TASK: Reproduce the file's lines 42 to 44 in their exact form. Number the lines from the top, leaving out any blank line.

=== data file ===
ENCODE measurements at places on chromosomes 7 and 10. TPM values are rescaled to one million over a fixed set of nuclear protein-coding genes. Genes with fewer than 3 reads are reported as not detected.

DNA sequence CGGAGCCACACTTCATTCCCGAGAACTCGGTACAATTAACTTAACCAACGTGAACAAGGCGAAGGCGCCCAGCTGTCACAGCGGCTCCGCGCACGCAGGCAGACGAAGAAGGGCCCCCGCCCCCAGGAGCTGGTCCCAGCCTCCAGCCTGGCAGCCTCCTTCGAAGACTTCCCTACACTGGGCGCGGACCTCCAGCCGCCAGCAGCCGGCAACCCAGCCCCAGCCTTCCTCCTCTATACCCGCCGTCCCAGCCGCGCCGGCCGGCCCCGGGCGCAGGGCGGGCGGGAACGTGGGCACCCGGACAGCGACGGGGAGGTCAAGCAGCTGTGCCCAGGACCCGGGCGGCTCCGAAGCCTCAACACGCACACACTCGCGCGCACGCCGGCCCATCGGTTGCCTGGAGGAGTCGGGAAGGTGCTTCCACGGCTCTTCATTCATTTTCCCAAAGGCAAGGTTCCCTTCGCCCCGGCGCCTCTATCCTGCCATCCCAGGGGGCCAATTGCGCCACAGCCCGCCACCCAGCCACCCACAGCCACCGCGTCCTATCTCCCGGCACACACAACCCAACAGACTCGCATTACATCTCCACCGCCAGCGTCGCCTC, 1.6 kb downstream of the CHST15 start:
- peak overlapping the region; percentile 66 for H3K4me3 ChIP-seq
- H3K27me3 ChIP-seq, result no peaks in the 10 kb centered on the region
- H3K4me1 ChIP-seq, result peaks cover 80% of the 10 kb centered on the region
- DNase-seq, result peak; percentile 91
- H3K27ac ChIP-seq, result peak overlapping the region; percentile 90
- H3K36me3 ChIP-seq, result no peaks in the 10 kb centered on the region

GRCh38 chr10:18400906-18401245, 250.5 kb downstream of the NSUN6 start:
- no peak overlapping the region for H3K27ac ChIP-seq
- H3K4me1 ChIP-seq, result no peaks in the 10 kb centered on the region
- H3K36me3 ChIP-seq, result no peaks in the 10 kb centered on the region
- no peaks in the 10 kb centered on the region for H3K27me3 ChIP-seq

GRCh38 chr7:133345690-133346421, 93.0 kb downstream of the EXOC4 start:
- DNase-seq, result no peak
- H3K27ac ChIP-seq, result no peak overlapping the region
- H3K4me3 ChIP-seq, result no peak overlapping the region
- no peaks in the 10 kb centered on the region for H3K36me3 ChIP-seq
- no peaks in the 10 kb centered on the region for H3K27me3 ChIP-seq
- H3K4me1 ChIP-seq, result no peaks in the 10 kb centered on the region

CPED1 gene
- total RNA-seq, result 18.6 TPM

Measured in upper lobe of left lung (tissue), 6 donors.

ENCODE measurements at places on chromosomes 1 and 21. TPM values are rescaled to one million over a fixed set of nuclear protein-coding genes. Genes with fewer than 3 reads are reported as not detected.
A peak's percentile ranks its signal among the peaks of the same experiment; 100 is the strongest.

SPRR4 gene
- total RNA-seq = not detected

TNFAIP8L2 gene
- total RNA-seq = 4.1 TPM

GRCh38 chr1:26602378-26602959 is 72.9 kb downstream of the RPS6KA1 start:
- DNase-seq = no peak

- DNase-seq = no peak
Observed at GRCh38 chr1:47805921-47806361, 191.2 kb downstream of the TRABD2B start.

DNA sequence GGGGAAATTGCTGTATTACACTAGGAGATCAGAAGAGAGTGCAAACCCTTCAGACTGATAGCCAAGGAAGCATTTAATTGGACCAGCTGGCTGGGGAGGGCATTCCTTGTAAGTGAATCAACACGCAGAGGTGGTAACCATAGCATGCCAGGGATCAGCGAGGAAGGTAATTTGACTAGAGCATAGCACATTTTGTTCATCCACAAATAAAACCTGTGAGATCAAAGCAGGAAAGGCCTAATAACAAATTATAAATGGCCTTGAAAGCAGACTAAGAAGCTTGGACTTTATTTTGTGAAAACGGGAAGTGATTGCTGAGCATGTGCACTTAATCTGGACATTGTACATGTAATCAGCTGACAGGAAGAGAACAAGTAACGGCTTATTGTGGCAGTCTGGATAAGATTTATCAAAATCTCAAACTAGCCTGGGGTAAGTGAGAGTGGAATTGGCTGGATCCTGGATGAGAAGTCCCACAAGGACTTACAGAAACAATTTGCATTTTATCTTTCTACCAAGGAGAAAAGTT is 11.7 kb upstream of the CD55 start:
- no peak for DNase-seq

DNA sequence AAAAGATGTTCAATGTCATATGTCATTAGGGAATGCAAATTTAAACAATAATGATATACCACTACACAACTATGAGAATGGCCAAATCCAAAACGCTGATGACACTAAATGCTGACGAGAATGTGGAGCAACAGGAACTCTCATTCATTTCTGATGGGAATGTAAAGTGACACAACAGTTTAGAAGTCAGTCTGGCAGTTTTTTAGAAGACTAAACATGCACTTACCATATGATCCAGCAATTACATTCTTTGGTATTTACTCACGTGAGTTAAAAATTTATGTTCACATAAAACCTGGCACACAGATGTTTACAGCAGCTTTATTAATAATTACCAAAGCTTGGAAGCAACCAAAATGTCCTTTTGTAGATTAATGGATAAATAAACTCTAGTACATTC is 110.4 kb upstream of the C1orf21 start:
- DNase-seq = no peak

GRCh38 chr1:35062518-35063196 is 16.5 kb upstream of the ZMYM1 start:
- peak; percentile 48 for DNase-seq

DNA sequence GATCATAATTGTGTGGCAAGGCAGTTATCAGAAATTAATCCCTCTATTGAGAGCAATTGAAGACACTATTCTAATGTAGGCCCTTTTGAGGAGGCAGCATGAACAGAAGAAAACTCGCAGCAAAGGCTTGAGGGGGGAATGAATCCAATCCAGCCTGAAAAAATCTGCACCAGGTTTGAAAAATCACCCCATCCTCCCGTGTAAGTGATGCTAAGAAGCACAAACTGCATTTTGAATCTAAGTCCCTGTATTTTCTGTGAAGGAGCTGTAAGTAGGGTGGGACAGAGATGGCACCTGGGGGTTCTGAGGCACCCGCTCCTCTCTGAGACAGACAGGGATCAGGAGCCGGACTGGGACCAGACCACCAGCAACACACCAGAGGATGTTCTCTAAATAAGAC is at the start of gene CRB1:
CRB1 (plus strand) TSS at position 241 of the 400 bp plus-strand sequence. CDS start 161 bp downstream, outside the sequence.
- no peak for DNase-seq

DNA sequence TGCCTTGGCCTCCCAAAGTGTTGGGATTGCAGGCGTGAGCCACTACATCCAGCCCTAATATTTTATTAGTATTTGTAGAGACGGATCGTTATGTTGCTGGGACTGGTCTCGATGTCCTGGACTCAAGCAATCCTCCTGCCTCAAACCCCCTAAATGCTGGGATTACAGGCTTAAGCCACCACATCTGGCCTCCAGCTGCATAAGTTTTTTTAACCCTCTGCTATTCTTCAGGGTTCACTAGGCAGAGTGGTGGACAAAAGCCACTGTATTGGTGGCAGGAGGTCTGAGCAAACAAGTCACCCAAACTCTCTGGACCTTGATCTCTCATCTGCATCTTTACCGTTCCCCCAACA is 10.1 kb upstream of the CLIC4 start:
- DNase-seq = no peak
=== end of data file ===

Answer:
- no peak for DNase-seq

DNA sequence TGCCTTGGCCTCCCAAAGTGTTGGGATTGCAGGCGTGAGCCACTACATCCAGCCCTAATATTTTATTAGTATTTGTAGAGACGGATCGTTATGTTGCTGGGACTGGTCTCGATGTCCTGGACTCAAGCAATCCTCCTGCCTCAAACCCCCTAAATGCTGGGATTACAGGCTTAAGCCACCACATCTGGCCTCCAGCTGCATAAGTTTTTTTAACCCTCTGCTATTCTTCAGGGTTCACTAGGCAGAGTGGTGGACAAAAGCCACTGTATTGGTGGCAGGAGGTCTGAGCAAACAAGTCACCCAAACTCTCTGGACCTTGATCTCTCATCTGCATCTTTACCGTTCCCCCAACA is 10.1 kb upstream of the CLIC4 start:
- DNase-seq = no peak